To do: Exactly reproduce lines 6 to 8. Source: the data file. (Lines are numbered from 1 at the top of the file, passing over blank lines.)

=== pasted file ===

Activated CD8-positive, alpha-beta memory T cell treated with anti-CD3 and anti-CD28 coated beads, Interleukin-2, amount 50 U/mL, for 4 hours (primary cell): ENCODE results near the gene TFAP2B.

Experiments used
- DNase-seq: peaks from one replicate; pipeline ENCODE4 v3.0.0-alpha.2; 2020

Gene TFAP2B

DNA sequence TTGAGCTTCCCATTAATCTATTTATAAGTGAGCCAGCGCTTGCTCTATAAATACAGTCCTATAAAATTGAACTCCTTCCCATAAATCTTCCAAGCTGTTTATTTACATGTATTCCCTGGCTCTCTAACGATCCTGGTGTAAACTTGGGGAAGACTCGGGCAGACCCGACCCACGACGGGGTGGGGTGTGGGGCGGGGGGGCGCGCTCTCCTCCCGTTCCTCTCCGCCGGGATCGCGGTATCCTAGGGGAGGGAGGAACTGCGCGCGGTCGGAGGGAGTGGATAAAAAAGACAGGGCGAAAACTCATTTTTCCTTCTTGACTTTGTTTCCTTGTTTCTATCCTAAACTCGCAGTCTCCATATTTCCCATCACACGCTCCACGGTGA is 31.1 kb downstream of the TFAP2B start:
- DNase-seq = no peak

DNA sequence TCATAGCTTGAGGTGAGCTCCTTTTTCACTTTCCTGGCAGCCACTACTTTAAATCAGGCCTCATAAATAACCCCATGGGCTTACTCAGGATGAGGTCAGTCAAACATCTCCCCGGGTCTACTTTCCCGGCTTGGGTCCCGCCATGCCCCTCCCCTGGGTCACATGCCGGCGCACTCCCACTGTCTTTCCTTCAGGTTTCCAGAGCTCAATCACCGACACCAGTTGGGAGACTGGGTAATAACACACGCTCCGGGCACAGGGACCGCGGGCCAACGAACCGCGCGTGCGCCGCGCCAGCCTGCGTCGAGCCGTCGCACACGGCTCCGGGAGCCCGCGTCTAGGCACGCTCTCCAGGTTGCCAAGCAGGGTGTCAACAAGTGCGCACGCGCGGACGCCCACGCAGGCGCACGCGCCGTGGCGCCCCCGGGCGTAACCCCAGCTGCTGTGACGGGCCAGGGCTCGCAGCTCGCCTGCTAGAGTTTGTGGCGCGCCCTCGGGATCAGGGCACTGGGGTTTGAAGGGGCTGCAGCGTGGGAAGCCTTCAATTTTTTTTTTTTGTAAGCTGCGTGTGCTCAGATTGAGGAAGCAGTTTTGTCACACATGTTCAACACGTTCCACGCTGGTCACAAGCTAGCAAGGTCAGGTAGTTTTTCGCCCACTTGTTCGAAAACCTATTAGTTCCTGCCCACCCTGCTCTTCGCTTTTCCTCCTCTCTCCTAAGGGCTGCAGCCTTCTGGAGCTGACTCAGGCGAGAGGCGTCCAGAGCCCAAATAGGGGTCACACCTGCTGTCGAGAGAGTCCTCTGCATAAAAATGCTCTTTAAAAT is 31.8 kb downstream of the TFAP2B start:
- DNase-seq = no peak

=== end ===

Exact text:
- DNase-seq = no peak

DNA sequence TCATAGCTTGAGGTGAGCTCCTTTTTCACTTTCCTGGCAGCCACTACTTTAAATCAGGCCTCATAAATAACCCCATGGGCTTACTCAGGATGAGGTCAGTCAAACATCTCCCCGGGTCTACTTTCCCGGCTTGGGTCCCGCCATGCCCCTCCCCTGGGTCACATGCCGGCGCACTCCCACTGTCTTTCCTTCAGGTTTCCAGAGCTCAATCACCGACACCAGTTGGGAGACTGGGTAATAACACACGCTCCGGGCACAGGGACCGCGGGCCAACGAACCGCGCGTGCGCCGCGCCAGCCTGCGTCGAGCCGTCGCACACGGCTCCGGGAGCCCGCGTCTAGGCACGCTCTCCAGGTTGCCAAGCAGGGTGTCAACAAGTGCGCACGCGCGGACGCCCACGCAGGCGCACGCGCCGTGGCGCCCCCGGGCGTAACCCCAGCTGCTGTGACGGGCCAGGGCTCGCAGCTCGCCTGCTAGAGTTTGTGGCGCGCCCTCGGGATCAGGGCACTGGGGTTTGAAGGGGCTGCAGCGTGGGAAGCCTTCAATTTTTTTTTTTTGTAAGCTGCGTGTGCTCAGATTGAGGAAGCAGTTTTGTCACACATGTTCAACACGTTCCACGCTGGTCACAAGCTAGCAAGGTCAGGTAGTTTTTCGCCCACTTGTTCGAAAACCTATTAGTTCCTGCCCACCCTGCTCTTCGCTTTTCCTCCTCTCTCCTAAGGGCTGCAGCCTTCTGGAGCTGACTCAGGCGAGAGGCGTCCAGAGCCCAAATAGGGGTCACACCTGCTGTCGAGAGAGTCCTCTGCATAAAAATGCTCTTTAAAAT is 31.8 kb downstream of the TFAP2B start:
- DNase-seq = no peak